While the film doesn’t engage with this particular controversy, it makes no bones about the fact that often the group had to operate in ethically questionable ways.  The Bielski brothers managed to save over 1000 Jewish lives.  Whether that outweighs their methods and choices is a question worth discussion.

Commentary

As history, Defiance is a success; it tells the story without significantly changing it.  However, as a drama it received mixed reviews.

Reviewer Mick LaSalle of the San Francisco Chronicle points out that this is a problem of the “Holocaust genre” as it has developed in American film.  According to LaSalle, successful “Holocaust drama” has good guys (Jews, or a Christian trying to save Jews) bad guys (Nazis or collaborators), and ultimately an upbeat ending in which the good guys survive to tell the tale.  Given that we are talking about the Holocaust, the “upbeat ending” requirement is more than a little ridiculous.

The good guys of Defiance are the Bielskis, who steal and kill in the interest of preserving the group.  At least one of them is more interested in revenge than survival.  The way the film is cut, the main conflict in the film is not Jews-vs-Nazis or even Jews-vs-Death, but brother-vs-brother as Tuvia and Zus wrestle over the question of revenge versus community organizing.  Given the backdrop of survival in the forest with Nazis circling behind every rock and tree, there is a feeling of disconnect through the film:  why are these guys fighting?  Don’t they realize who the real enemy is?

Still, Defiance is well worth watching because it is an accurate account of one of the cases in the Holocaust where Jews fought back and did so successfully.  The fact that the filmmaker chose fidelity to history is really rather remarkable, given that, as LaSalle pointed out, were the film to fit the genre, the Bielskis would have been re-visioned to paint them as saints.  They weren’t saints; they were human beings in an inhuman situation.  Their choices, and our discussion of their choices, can make for genuine learning.

Questions:

What choices did the Bielskis make in order to survive?  What options did they refuse to take?  Could you say that their choices were informed by Jewish values?  Why or why not?

What other Holocaust films have you seen?  Did they fit Mick LaSalle’s description of the genre?  Given that many Americans get most of their Holocaust education from the movies, what consequences do you see for the “happy ending” requirement?  What are the consequences of changing the details of stories so that the Jews make no ethically questionable choices, and appear “saintly”?

Schindler’s List

schindlers-list-DVDcoverSchindler’s List (1993) is the most successful and famous of Holocaust films.  It is based on the true story of Oskar Schindler, an Austrian Catholic businessman who preserved the lives of over 1,000 Jews by putting them to work in his factory and then using his influence and his fortune to keep them from the death camps.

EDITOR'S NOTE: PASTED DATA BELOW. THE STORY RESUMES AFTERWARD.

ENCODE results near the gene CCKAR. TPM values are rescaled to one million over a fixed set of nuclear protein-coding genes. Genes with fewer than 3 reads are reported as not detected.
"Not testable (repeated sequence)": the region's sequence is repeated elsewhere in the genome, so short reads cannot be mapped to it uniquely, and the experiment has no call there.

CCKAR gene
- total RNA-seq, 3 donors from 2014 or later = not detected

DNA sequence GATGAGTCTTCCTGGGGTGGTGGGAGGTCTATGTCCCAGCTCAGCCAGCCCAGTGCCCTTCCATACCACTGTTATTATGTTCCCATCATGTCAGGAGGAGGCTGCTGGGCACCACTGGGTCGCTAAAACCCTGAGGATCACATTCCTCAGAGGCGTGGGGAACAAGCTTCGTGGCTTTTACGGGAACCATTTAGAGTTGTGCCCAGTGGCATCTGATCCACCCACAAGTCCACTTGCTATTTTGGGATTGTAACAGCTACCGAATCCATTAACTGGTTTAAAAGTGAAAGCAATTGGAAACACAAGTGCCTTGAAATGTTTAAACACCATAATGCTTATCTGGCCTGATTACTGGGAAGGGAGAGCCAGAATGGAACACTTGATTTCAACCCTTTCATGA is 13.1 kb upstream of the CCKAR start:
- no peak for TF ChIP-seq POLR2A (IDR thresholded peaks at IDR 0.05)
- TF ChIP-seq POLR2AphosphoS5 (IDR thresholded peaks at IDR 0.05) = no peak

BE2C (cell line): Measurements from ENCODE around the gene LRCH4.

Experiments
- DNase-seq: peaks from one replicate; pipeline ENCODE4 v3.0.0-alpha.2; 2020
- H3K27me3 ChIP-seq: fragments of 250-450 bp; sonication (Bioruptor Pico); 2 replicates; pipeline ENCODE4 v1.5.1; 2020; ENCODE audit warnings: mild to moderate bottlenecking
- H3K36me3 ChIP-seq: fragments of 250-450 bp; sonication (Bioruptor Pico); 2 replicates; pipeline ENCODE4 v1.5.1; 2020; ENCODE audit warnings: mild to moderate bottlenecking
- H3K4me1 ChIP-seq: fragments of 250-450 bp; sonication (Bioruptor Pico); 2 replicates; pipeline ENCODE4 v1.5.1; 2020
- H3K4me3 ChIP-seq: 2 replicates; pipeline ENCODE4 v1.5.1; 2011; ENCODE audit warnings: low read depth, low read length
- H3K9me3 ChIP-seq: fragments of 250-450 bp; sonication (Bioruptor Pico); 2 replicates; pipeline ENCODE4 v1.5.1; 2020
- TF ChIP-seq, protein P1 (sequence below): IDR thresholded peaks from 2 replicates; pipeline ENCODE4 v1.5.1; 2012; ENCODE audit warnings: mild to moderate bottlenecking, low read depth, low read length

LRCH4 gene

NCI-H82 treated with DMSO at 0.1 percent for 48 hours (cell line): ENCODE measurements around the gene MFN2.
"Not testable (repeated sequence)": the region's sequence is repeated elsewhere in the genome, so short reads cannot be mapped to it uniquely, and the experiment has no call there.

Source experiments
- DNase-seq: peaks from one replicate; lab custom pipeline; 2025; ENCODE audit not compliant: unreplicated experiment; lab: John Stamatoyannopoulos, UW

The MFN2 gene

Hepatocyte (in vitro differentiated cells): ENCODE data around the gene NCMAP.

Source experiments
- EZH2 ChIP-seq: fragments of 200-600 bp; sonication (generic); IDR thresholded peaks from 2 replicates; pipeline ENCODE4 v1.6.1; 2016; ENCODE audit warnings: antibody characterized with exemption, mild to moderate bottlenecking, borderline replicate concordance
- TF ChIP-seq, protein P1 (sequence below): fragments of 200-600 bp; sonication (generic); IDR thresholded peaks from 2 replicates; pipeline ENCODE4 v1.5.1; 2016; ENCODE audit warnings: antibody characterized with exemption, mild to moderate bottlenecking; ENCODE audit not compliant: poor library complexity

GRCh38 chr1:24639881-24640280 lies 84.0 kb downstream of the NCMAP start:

Steven Zaillian’s screenplay is based on the book by Thomas Kenneally, and the film was directed by Steven Spielberg.  It is meticulously researched and produced, and the end product is a searing film that merits its “R” rating.  Liam Neeson stars as Schindler, Ben Kinglsey as Yitzhak Stern, his bookkeeper, and Ralph Fiennes portrays Amon Goeth, one of the most reprehensible and terrifying figures in film.  This is not a film for children, but it is a truly great film.  It won 7 Oscars out of 12 nominations in 1994.

Commentary

This film has been the beginning of a Holocaust education for many people around the world, simply because of its availability and popularity.  It is an excellent source, but I would approach it with some caution:  it is NOT suitable for children, or for someone who gets nightmares from upsetting films, and while it is a good beginning of a Holocaust education, it should not be the end of anyone’s education.

I have been told by more than one survivor that Spielberg put on film what audiences would stand:  the real historical events were more horrible than anything that should be available on film.  Moreover, while narrative tells us a great deal, we also need to talk about the circumstances that came together to create the events we call “the Holocaust.”  Good as it is, the film does not say enough about the events it covers to be the final word on the subject.

All of that said, I would have tagged this film a “Must see!” were it not for the difficult content.  See it if you can, and discuss it with others.

Double Feature

For a non-fiction treatment of the topic, and especially of the details of the death camps, the 9.5 hours of Shoah are incomparable but horrific.   (I am not suggesting that one watch these two films as an actual double feature, in one sitting — I fear  that it might lead to suicidal depression and despair!  “Double Feature” is just a way of signifying in this blog that two films are related.)